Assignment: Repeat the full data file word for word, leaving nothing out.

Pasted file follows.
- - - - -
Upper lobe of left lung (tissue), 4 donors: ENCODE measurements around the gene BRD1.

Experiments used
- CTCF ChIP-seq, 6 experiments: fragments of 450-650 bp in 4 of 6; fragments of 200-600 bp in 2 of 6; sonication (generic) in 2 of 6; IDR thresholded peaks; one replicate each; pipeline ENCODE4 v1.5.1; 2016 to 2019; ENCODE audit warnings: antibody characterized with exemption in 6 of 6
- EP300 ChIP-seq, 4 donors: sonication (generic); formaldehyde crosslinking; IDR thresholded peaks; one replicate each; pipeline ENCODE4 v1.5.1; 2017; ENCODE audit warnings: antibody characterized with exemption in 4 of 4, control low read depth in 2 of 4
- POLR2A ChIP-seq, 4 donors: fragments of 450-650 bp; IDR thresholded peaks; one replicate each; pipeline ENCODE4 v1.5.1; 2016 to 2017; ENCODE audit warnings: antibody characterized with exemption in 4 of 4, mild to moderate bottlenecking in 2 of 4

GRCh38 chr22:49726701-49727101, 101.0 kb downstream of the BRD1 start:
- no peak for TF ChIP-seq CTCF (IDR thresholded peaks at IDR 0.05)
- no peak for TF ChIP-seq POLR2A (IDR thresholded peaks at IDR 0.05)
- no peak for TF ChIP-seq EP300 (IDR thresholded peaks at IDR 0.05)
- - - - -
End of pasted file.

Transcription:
Upper lobe of left lung (tissue), 4 donors: ENCODE measurements around the gene BRD1.

Experiments used
- CTCF ChIP-seq, 6 experiments: fragments of 450-650 bp in 4 of 6; fragments of 200-600 bp in 2 of 6; sonication (generic) in 2 of 6; IDR thresholded peaks; one replicate each; pipeline ENCODE4 v1.5.1; 2016 to 2019; ENCODE audit warnings: antibody characterized with exemption in 6 of 6
- EP300 ChIP-seq, 4 donors: sonication (generic); formaldehyde crosslinking; IDR thresholded peaks; one replicate each; pipeline ENCODE4 v1.5.1; 2017; ENCODE audit warnings: antibody characterized with exemption in 4 of 4, control low read depth in 2 of 4
- POLR2A ChIP-seq, 4 donors: fragments of 450-650 bp; IDR thresholded peaks; one replicate each; pipeline ENCODE4 v1.5.1; 2016 to 2017; ENCODE audit warnings: antibody characterized with exemption in 4 of 4, mild to moderate bottlenecking in 2 of 4

GRCh38 chr22:49726701-49727101, 101.0 kb downstream of the BRD1 start:
- no peak for TF ChIP-seq CTCF (IDR thresholded peaks at IDR 0.05)
- no peak for TF ChIP-seq POLR2A (IDR thresholded peaks at IDR 0.05)
- no peak for TF ChIP-seq EP300 (IDR thresholded peaks at IDR 0.05)